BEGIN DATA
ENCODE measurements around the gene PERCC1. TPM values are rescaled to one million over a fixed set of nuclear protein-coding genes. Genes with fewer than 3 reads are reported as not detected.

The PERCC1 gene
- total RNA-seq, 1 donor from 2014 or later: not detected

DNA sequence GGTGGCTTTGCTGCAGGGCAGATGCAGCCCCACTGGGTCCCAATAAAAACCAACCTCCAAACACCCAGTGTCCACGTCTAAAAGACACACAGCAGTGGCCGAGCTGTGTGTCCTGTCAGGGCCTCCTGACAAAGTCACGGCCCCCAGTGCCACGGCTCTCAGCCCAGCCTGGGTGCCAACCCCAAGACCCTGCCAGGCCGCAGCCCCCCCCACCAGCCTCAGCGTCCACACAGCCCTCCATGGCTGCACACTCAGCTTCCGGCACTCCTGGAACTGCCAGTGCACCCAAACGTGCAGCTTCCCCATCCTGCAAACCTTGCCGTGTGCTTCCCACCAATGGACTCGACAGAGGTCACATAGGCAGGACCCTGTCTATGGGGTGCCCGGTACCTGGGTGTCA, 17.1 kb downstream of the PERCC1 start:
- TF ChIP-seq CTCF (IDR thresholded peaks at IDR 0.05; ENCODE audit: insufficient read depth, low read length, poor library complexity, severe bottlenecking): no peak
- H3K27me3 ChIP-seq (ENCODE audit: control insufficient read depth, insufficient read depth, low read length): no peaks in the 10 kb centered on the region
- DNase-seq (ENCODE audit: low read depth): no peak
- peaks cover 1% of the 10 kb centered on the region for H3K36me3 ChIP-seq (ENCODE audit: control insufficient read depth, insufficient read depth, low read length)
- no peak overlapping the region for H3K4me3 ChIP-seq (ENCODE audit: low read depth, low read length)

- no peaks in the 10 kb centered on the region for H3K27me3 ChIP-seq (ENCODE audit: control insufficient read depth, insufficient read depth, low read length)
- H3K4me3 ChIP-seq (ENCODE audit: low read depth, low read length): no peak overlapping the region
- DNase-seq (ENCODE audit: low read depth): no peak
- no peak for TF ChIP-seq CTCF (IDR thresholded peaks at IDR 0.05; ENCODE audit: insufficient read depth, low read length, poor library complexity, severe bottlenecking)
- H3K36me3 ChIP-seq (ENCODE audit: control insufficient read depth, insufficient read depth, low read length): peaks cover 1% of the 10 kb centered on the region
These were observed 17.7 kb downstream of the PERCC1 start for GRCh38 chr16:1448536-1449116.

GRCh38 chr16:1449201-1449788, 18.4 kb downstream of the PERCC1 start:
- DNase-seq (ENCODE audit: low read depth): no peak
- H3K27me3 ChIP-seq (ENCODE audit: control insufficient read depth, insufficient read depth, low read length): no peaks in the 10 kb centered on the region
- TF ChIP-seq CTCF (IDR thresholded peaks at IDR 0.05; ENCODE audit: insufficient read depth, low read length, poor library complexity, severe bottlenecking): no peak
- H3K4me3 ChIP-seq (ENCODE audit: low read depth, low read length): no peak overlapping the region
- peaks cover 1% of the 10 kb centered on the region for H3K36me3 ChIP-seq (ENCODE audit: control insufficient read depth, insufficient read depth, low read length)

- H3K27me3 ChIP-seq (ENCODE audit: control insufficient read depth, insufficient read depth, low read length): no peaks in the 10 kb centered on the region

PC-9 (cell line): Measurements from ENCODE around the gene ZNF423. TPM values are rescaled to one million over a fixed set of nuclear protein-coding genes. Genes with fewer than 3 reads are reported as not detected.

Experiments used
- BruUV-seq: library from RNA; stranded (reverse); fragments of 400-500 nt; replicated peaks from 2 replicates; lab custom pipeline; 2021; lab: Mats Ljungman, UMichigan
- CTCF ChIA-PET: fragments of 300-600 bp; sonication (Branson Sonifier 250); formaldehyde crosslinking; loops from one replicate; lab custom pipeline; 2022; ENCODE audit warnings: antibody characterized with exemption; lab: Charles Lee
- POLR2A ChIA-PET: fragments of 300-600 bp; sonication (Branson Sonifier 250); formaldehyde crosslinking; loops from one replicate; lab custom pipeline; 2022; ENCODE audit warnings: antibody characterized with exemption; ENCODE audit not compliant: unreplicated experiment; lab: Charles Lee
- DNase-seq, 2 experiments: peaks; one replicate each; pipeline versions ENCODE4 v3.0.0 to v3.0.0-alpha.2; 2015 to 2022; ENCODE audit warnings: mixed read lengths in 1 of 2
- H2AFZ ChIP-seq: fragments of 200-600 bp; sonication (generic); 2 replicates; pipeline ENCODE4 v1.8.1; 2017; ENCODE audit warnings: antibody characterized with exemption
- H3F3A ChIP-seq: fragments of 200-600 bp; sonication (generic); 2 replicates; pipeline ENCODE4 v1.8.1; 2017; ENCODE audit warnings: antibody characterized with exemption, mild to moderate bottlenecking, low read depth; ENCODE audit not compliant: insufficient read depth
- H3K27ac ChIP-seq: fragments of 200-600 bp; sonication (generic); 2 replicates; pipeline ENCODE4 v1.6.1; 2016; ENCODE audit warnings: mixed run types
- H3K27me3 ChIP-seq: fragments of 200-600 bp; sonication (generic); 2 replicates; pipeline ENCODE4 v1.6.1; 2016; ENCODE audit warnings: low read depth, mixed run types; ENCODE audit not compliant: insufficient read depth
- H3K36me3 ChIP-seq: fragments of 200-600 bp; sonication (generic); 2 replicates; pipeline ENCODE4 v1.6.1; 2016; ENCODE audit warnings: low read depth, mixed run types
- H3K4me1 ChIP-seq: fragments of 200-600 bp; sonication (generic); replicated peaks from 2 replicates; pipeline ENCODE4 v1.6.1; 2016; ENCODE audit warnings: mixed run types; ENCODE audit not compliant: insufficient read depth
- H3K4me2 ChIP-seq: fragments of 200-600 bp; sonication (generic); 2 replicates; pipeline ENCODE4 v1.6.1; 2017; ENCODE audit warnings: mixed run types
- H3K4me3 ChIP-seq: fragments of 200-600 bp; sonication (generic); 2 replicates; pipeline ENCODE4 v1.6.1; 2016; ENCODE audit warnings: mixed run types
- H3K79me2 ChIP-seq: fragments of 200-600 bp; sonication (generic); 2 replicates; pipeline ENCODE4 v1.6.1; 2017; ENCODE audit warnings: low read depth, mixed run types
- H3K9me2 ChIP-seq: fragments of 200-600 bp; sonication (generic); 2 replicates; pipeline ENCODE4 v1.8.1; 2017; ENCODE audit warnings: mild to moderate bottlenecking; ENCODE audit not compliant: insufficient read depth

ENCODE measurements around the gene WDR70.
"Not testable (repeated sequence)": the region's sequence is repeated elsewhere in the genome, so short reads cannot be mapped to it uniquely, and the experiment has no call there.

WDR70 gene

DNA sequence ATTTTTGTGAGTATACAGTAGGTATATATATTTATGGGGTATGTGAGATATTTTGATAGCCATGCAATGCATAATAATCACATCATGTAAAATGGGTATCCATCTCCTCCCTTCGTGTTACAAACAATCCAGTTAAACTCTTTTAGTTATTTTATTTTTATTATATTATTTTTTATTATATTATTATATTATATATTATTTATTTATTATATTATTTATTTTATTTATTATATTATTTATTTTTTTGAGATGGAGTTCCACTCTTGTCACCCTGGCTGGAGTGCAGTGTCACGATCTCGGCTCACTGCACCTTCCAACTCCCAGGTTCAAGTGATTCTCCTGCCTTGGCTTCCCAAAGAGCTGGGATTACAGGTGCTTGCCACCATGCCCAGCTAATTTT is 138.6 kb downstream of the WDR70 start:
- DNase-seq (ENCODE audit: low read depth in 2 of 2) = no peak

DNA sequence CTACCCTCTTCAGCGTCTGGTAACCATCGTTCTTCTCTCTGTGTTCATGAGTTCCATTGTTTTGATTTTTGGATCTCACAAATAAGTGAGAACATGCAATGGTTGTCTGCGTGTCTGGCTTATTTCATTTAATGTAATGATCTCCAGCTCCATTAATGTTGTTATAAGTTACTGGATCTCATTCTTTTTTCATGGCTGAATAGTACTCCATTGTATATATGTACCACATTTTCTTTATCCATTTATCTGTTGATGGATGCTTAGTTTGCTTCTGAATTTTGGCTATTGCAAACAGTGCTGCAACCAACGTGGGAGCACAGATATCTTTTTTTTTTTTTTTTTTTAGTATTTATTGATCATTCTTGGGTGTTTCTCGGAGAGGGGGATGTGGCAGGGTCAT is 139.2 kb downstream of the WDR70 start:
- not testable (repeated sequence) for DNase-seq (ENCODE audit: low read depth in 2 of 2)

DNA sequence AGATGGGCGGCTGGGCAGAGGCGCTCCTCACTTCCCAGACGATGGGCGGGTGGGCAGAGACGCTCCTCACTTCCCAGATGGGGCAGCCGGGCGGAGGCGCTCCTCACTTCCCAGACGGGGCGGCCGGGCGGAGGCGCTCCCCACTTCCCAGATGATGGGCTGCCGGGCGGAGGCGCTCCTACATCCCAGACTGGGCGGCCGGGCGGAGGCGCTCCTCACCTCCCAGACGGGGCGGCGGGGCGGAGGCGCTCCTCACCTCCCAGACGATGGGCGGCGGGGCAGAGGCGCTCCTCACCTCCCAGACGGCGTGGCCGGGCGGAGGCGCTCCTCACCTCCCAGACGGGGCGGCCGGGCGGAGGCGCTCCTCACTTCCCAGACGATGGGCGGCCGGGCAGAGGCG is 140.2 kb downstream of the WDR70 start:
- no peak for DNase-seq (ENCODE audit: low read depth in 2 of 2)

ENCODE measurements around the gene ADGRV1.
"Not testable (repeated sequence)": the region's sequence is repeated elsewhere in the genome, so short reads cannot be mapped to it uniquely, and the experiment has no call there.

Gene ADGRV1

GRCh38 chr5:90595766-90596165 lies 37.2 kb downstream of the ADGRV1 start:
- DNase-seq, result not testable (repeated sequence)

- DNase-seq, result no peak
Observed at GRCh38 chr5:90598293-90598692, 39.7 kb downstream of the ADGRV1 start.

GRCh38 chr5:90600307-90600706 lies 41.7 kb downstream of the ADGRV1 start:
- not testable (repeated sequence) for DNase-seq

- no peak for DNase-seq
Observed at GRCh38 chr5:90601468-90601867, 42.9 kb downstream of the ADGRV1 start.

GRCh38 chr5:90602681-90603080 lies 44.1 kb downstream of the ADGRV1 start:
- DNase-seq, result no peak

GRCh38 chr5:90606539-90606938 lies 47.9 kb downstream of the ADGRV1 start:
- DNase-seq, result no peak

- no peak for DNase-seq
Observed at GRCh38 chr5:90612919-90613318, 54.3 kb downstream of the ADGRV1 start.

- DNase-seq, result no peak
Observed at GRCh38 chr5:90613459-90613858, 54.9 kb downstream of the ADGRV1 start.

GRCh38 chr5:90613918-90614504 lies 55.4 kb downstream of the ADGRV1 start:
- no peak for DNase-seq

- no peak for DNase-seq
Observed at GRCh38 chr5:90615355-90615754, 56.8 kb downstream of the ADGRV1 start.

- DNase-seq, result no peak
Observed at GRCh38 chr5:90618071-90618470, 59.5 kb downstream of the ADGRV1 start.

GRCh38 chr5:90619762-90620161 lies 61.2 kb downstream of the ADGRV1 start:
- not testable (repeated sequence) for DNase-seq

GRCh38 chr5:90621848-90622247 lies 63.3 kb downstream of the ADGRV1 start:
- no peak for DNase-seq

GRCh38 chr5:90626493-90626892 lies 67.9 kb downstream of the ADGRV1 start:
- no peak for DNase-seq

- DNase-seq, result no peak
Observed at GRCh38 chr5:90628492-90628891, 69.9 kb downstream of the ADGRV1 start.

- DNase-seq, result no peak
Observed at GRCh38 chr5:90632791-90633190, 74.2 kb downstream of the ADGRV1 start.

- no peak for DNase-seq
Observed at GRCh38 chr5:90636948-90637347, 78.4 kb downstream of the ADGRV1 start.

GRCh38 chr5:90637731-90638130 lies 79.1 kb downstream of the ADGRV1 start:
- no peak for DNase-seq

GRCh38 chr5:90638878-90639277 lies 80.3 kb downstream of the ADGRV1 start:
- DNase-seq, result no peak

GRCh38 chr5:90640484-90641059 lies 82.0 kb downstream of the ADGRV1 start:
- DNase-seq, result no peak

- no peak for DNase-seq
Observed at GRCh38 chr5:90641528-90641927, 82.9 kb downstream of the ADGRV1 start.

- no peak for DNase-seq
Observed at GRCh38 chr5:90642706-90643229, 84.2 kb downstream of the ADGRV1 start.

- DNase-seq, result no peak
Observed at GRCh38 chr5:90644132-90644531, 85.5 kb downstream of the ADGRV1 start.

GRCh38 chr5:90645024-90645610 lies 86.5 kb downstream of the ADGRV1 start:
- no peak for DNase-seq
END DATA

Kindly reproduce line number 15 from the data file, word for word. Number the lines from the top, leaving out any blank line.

These were observed 17.7 kb downstream of the PERCC1 start for GRCh38 chr16:1448536-1449116.